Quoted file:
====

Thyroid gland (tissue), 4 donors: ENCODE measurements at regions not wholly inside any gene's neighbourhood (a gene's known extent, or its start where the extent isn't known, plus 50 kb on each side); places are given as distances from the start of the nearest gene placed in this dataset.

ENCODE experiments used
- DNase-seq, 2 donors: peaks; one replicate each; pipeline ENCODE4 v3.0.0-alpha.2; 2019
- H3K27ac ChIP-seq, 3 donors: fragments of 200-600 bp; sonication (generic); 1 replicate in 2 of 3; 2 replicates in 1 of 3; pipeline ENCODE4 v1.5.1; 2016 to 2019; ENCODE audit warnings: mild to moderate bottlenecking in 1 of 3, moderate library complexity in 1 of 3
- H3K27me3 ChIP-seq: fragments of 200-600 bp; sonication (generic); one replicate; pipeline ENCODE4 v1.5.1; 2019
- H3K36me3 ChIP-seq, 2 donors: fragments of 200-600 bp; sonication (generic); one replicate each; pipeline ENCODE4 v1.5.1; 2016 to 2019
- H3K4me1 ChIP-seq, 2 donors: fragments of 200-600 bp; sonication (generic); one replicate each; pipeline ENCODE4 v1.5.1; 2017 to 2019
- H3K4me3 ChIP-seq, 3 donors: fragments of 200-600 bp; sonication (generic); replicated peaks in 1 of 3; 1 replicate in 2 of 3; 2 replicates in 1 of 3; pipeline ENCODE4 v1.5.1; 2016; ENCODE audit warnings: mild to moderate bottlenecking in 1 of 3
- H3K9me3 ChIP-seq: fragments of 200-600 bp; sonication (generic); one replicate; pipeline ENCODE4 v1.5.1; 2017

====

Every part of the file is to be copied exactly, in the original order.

Thyroid gland (tissue), 4 donors: ENCODE measurements at regions not wholly inside any gene's neighbourhood (a gene's known extent, or its start where the extent isn't known, plus 50 kb on each side); places are given as distances from the start of the nearest gene placed in this dataset.

ENCODE experiments used
- DNase-seq, 2 donors: peaks; one replicate each; pipeline ENCODE4 v3.0.0-alpha.2; 2019
- H3K27ac ChIP-seq, 3 donors: fragments of 200-600 bp; sonication (generic); 1 replicate in 2 of 3; 2 replicates in 1 of 3; pipeline ENCODE4 v1.5.1; 2016 to 2019; ENCODE audit warnings: mild to moderate bottlenecking in 1 of 3, moderate library complexity in 1 of 3
- H3K27me3 ChIP-seq: fragments of 200-600 bp; sonication (generic); one replicate; pipeline ENCODE4 v1.5.1; 2019
- H3K36me3 ChIP-seq, 2 donors: fragments of 200-600 bp; sonication (generic); one replicate each; pipeline ENCODE4 v1.5.1; 2016 to 2019
- H3K4me1 ChIP-seq, 2 donors: fragments of 200-600 bp; sonication (generic); one replicate each; pipeline ENCODE4 v1.5.1; 2017 to 2019
- H3K4me3 ChIP-seq, 3 donors: fragments of 200-600 bp; sonication (generic); replicated peaks in 1 of 3; 1 replicate in 2 of 3; 2 replicates in 1 of 3; pipeline ENCODE4 v1.5.1; 2016; ENCODE audit warnings: mild to moderate bottlenecking in 1 of 3
- H3K9me3 ChIP-seq: fragments of 200-600 bp; sonication (generic); one replicate; pipeline ENCODE4 v1.5.1; 2017